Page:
Mank is a beautifully unassuming dance of cinematography in which modern tools and techniques intertwine with historical methods and aesthetics to create a film that feels both familiar in its modernity while remaining unmistakably period in its execution. Academy Award-winning cinematographer Erik Messerschmidt ASC discusses how he and director David Fincher crafted a film about old Hollywood in their own style.
By Erik Messerschmidt ASC
In conceptualising the look of Mank, David Fincher and I committed to two components that were a departure from the way we had worked in the past. One was utilising a deep depth of field, which master cinematographer Greg Toland ASC and other DPs working at the time used regularly. The other was lighting with a lot of light and creating more aggressive falloff while pushing the camera hard in underexposure and contrast. Many choices made by cinematographers of the Citizen Kane era were driven by the limitations of the tools available to them. Rather than try and recreate a restrictive environment, we chose a camera and lens combination with the Red Helium 8K camera and the Leitz Summilux-C lenses that allowed us to create these aesthetic components faithfully but not compromise on quality or workflow.
Shooting and Lighting at a Deep Stop
In my work on Mindhunter, and much of David’s previous work, the composition is very structured, and focus is an important element of how we direct the audience’s eye when trying to achieve something from a storytelling perspective. Initially, I was concerned that we would miss this element of storytelling. I’ve never shot anything that deep unless we accidentally left the ND filters on the prep room floor. But David was adamant about exploring and working in a deep depth of field and it became something of a philosophical dialogue. How would we structure compositions differently without the element of focus? It was a dynamic challenge that I learned how to achieve as we went along. I began looking for symmetry and perspective to direct the audience’s eye and we tried to approach each composition structurally to encourage the audience to look here or there.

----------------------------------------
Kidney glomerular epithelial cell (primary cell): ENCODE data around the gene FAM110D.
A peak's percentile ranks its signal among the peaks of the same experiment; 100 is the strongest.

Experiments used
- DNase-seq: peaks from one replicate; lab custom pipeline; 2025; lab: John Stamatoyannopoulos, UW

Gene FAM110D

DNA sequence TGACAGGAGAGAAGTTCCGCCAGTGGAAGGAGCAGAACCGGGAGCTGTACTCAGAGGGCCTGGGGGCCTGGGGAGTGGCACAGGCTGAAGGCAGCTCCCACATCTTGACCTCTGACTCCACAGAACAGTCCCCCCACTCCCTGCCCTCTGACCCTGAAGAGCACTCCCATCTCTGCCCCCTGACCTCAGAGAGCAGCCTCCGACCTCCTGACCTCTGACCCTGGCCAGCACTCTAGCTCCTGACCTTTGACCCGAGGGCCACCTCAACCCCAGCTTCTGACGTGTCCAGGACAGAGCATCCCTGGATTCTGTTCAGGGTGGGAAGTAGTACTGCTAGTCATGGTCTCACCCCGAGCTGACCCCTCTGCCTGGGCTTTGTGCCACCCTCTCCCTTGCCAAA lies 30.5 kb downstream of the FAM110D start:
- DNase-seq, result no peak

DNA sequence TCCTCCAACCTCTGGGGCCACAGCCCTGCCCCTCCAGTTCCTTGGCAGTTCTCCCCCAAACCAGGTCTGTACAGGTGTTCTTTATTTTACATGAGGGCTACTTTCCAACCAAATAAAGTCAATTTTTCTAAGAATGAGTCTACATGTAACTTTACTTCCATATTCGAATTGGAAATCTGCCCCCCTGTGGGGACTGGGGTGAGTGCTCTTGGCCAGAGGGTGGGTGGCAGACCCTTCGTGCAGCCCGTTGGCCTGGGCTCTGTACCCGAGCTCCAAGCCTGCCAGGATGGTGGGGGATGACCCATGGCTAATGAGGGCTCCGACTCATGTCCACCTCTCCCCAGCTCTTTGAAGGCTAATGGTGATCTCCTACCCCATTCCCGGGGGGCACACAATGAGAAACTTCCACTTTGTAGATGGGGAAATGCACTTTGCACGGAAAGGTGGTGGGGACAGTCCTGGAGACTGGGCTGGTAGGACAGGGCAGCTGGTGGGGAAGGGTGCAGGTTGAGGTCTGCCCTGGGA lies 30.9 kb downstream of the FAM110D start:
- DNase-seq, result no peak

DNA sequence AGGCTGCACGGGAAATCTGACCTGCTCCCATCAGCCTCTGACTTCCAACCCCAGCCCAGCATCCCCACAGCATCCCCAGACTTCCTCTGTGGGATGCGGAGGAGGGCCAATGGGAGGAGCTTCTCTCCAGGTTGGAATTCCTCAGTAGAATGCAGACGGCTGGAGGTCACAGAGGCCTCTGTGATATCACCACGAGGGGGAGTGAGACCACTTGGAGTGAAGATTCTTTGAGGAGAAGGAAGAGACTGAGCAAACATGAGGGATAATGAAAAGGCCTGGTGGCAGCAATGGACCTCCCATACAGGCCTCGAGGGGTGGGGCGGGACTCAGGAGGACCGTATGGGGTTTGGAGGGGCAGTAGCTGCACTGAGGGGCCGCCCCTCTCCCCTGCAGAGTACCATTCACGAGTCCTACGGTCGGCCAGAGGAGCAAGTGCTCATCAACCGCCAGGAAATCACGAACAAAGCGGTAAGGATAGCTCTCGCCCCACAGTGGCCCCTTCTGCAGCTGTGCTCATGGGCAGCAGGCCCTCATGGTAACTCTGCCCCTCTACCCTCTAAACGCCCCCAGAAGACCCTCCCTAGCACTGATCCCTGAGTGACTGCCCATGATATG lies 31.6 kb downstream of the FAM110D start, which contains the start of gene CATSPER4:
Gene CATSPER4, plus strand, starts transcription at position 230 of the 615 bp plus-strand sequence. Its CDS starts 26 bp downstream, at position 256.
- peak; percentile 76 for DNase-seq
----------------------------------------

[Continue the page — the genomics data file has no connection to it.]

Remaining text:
Hand in hand with the deep depth of field comes lighting. Generally, to shoot at T11 or T16 you need a lot of light. Most of the work I’ve done and like to do historically is a very low key, overhead, top lit, and underexposed aesthetic. That’s substantially more difficult when you’ve got 100-150 footcandles on set, but that’s not how we wanted it to look anyway so I had to rethink my lighting approach.